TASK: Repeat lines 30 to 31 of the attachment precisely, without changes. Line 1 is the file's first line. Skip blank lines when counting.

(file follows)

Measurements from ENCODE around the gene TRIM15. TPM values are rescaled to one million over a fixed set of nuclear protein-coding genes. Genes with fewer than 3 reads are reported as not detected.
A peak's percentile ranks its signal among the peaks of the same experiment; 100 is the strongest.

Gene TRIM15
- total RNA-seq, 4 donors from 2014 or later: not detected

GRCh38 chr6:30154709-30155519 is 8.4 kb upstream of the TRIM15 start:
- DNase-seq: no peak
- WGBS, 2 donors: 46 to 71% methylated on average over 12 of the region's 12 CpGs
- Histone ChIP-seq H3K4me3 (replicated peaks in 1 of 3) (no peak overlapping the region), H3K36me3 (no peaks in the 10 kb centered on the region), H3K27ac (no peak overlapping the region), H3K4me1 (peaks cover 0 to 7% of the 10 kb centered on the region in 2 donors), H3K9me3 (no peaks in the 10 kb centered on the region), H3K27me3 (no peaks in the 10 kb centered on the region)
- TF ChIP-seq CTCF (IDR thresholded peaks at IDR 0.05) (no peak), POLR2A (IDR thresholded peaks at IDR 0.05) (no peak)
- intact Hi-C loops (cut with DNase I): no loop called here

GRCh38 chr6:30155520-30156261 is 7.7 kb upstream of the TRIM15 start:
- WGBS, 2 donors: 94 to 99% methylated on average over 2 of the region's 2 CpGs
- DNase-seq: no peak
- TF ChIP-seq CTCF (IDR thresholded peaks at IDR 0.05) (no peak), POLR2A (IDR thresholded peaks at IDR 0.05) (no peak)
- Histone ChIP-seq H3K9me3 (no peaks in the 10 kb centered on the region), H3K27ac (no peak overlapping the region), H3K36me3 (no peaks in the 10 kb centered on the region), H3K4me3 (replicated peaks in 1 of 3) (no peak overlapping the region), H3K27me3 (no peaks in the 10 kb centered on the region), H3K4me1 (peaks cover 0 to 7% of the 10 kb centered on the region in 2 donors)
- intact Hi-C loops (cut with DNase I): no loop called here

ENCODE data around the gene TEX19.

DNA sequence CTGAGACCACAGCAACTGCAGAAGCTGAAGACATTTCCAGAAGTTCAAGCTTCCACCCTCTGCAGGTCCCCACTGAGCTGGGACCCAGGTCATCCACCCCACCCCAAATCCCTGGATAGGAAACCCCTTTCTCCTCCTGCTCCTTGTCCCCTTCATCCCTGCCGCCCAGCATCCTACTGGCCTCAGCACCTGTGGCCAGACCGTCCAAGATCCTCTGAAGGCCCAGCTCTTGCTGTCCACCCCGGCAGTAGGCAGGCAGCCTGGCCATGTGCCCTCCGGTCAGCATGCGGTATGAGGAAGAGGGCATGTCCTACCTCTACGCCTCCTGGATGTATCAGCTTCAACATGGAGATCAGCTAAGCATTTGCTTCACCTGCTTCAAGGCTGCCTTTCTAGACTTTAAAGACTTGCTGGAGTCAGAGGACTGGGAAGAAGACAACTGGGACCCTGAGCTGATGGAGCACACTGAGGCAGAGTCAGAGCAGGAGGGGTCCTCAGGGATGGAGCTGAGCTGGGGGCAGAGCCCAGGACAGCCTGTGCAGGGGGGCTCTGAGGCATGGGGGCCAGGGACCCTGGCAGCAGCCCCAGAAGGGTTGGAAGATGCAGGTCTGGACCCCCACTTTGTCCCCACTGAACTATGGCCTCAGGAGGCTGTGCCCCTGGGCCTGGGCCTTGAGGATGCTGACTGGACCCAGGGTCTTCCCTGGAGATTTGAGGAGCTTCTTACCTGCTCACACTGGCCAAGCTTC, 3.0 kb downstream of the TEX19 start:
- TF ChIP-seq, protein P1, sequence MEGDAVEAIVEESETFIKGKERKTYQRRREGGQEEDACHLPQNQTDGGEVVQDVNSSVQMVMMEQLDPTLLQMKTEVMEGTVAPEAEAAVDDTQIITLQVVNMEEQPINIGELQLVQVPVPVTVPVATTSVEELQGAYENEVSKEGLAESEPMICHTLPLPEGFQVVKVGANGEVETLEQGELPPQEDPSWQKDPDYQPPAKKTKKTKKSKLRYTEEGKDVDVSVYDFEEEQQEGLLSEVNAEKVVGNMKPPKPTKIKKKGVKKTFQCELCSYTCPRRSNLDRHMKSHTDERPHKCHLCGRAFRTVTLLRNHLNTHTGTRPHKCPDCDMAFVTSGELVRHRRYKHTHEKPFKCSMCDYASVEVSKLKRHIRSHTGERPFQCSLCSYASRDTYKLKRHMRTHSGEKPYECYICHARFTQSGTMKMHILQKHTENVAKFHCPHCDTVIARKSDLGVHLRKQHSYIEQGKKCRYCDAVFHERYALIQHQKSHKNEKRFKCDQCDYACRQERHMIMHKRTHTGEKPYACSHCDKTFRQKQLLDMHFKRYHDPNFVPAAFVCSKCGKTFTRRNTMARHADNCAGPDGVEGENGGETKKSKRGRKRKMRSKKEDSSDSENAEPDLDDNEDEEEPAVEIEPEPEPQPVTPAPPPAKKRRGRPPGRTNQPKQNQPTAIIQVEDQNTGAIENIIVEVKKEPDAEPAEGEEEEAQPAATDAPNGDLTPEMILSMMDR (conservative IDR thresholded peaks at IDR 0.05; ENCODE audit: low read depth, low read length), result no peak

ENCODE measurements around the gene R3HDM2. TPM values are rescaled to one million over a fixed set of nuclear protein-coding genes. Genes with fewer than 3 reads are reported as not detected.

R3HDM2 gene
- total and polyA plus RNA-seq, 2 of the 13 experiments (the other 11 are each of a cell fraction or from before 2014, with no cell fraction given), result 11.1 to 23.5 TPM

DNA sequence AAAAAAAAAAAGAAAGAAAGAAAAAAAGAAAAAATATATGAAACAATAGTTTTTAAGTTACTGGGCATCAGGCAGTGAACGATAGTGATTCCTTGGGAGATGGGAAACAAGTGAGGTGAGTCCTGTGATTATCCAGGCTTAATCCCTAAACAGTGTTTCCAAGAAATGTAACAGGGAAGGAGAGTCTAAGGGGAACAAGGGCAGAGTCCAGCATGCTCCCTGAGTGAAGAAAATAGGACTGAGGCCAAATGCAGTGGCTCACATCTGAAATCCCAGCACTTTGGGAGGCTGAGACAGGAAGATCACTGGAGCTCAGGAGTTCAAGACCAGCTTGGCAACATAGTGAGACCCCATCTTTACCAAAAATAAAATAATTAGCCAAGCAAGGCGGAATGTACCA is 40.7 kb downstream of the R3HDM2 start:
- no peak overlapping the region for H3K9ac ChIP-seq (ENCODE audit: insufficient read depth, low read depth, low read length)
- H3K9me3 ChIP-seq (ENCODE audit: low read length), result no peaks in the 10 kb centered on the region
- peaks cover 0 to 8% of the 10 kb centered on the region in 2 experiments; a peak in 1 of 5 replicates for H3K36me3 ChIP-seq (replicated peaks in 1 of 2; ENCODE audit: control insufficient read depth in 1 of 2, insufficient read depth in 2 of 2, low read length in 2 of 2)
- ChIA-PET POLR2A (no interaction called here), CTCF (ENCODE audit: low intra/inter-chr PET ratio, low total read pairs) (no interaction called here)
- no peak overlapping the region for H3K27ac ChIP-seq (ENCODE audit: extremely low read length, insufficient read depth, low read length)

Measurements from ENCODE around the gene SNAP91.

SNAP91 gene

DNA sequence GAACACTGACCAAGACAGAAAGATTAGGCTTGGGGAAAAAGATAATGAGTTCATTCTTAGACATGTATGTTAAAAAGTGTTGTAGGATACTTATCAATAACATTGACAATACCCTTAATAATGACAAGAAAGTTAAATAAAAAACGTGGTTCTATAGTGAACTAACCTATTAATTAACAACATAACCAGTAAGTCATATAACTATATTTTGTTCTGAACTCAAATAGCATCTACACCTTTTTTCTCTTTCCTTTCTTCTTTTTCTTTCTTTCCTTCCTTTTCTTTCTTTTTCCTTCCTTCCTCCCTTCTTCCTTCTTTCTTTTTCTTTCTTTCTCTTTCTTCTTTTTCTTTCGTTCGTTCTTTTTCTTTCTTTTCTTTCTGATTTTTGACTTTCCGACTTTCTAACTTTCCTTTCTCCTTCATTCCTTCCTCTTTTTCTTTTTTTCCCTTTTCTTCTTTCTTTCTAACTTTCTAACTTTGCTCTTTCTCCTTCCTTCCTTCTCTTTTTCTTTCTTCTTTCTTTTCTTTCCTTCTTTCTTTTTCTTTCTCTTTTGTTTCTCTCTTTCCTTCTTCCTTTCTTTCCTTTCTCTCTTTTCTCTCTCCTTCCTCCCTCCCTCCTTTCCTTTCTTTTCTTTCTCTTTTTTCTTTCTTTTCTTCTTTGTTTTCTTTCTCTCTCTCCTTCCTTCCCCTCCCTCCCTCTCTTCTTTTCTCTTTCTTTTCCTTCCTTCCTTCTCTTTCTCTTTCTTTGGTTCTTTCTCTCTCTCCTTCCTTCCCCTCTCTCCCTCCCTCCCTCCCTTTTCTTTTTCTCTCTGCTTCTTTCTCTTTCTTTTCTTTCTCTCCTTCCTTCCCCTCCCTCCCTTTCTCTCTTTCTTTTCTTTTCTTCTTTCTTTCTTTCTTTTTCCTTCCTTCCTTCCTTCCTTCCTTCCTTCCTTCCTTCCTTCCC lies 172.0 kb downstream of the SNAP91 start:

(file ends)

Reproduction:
SNAP91 gene

DNA sequence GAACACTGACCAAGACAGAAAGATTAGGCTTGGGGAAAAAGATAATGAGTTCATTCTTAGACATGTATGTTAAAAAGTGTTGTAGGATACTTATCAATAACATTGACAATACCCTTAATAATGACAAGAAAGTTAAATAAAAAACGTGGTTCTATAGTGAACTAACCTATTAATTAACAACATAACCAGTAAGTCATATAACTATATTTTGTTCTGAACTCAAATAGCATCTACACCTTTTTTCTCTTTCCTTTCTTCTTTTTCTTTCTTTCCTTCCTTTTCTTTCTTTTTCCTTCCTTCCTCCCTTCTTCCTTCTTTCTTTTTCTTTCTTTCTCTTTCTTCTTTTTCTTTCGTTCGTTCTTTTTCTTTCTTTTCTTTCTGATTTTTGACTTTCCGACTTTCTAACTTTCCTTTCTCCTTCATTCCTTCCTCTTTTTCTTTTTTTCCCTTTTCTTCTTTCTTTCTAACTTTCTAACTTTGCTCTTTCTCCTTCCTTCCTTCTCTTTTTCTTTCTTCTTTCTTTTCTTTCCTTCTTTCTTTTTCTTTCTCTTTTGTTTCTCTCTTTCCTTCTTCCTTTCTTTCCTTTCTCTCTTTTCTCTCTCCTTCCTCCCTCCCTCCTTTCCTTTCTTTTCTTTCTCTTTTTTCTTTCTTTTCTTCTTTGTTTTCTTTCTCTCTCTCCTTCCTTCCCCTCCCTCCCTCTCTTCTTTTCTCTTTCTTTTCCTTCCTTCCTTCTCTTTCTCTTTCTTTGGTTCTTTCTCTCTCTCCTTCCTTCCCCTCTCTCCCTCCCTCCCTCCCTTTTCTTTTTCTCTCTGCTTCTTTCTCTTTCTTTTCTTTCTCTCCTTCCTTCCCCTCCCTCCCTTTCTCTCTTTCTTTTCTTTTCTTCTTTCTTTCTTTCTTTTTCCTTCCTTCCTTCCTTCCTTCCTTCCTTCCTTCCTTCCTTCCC lies 172.0 kb downstream of the SNAP91 start: